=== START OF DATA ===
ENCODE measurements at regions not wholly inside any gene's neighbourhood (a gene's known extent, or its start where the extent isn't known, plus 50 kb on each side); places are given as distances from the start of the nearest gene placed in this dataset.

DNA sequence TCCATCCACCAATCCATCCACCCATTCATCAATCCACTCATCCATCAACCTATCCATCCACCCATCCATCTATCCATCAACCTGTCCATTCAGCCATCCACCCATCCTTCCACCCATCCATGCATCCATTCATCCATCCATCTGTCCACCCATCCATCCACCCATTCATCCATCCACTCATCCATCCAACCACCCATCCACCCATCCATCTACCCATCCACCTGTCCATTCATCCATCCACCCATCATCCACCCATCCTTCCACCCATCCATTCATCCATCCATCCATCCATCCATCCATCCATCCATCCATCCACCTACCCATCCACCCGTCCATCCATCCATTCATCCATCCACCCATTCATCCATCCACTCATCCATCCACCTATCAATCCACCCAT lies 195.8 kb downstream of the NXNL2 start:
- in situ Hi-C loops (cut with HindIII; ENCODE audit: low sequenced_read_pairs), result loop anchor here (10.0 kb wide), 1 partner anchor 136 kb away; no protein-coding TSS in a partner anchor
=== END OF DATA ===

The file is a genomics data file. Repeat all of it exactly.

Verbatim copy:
ENCODE measurements at regions not wholly inside any gene's neighbourhood (a gene's known extent, or its start where the extent isn't known, plus 50 kb on each side); places are given as distances from the start of the nearest gene placed in this dataset.

DNA sequence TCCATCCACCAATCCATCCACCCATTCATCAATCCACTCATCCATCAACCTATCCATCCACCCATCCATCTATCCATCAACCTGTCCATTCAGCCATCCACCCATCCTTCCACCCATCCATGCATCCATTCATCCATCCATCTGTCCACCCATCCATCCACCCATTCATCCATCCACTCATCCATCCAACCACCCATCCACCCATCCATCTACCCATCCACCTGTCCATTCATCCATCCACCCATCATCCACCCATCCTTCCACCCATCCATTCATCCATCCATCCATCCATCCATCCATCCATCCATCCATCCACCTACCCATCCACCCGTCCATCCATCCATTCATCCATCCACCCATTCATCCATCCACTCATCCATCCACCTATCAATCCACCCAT lies 195.8 kb downstream of the NXNL2 start:
- in situ Hi-C loops (cut with HindIII; ENCODE audit: low sequenced_read_pairs), result loop anchor here (10.0 kb wide), 1 partner anchor 136 kb away; no protein-coding TSS in a partner anchor